Retirement Timeline Checklist

July 05, 2023

Every stage of retirement is full of milestone dates to keep in mind; so many in fact, that the prospect of tracking and staying on top of each can be daunting. That’s why we created a retirement checklist to help you stay on top of your overall financial picture.

Use this summary page for a quick overview of what to look for at each date, and then follow the links to a standalone article to give a better understanding of the each topic.

  • Age 50 - Catch-up Contributions: Catch-Up Contributions for 401(k)s, employer-sponsored plans, and IRAs begin. $7,500 for 401k ($30,000 total), $1,000 for IRAs ($7,500 total).

  • Age 55 - Rule of 55 Distributions & HSA Catch-Up: Certain employer-sponsored retirement plans allow distributions without penalty beginning at age 55. HSA contributions are now eligible for a $1,000/year additional catch up for those over age 55.

  • Age 59 1/2  - Plan Withdrawals: Withdrawals from all employer-sponsored plans, IRAs, and annuities are no longer subject to 10% early withdrawal penalty.

  • Age 62 - Social Security (Earliest Retirement Age): Minimum age to begin taking Social Security retirement benefits. For each year you defer this benefit, your monthly payment will be larger.

  • Age 60-63 - Special Catch-Up Retirement Contributions: Starting in 2025, employees aged 60-63 will be eligible for a total of $10,000/yr in catch-up contributions into 401(k) accounts.

  • Age 65 - Medicare: Most become eligible for health insurance through Medicare at age 65. It is important to consider needs at this stage and choose the Medicare plan that best fits your personal circumstances.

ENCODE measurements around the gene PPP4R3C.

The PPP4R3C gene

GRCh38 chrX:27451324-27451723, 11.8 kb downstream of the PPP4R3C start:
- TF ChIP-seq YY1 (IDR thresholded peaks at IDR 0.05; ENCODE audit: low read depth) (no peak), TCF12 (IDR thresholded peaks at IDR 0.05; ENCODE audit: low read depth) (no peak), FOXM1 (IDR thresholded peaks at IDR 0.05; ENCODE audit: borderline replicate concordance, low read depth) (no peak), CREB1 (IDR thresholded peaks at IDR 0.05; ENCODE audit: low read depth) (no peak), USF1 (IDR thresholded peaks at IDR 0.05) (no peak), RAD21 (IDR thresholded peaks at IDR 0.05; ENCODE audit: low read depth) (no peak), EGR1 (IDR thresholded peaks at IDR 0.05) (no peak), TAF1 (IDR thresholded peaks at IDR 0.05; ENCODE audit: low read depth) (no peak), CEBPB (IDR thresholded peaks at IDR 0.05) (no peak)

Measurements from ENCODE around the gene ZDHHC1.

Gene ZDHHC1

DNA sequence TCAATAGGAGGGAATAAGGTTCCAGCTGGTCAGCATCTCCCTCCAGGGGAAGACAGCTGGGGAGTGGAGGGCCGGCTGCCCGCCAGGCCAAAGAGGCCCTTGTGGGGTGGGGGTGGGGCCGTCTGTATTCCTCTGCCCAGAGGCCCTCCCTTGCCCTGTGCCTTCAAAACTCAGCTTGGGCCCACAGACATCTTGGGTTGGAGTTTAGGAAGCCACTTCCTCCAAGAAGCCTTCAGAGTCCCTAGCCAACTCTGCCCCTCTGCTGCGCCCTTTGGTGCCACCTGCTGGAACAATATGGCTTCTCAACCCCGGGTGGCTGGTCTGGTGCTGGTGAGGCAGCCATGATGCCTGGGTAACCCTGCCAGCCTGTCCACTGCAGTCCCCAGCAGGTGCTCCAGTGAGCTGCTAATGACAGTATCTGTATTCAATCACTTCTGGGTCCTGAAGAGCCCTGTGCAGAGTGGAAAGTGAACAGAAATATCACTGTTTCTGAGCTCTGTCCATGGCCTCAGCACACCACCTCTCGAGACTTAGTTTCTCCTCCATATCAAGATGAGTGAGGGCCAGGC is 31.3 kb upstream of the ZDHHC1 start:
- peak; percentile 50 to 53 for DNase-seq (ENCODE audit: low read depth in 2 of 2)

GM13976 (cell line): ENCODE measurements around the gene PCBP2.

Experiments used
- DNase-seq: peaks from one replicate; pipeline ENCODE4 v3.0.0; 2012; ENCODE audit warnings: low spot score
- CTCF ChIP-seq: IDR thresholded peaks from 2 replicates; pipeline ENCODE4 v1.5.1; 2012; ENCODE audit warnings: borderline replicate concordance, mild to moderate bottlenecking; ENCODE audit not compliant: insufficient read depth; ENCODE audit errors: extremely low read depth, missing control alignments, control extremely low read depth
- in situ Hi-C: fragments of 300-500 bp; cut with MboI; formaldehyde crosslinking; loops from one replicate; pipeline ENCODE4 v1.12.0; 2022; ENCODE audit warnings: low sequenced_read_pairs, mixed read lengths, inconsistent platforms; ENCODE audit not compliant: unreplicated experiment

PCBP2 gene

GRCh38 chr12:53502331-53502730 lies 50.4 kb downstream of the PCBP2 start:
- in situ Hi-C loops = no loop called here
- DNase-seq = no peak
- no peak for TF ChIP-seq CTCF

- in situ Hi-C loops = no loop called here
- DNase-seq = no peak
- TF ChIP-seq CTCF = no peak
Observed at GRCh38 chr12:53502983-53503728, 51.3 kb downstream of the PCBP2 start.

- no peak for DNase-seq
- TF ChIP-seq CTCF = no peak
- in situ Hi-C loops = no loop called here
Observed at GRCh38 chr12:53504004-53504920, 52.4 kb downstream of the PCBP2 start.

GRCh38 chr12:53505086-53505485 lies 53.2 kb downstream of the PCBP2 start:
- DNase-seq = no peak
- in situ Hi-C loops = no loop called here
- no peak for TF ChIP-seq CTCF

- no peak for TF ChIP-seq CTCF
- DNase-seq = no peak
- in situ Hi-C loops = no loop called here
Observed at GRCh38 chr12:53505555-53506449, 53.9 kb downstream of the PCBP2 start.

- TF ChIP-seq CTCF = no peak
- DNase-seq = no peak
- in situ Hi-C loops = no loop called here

• Age 66-67 - Social Security (Full Retirement Age): Depending on the year of your birth, you will become eligible for full retirement benefits from Social Security at some point between age 66-67. At this age, you will be eligible to continue working and not have Social Security benefits reduced.

  • Age 70 - Full Social Security Benefit: At age 70, you will be eligible for the largest Social Security benefit allowed to you. Waiting any more past this point to claim Social Security will not increase your monthly payment and only ends up reducing your total, lifetime benefit.

  • Age 70 1/2 - Qualified Charitable Distribution (QCDs): These are transfers direct from an IRA account to a qualified charity. QCDs are excluded from taxable income and can be counted towards satisfying RMDs for the year, once RMDs begin.

  • Age 73-75 - Required Minimum Distributions (RMDs): These are calculated minimum amounts that you must withdraw each year from retirement savings accounts (i.e. 401k, 403b, IRA, etc), beginning at age 73. This is an increase from those previously grandfathered into either age 70 ½ or age 72.

    • Year of Birth 1951-1959: RMDs begin at age 73
    • Year of Birth 1960 or Later: RMDs begin at age 75.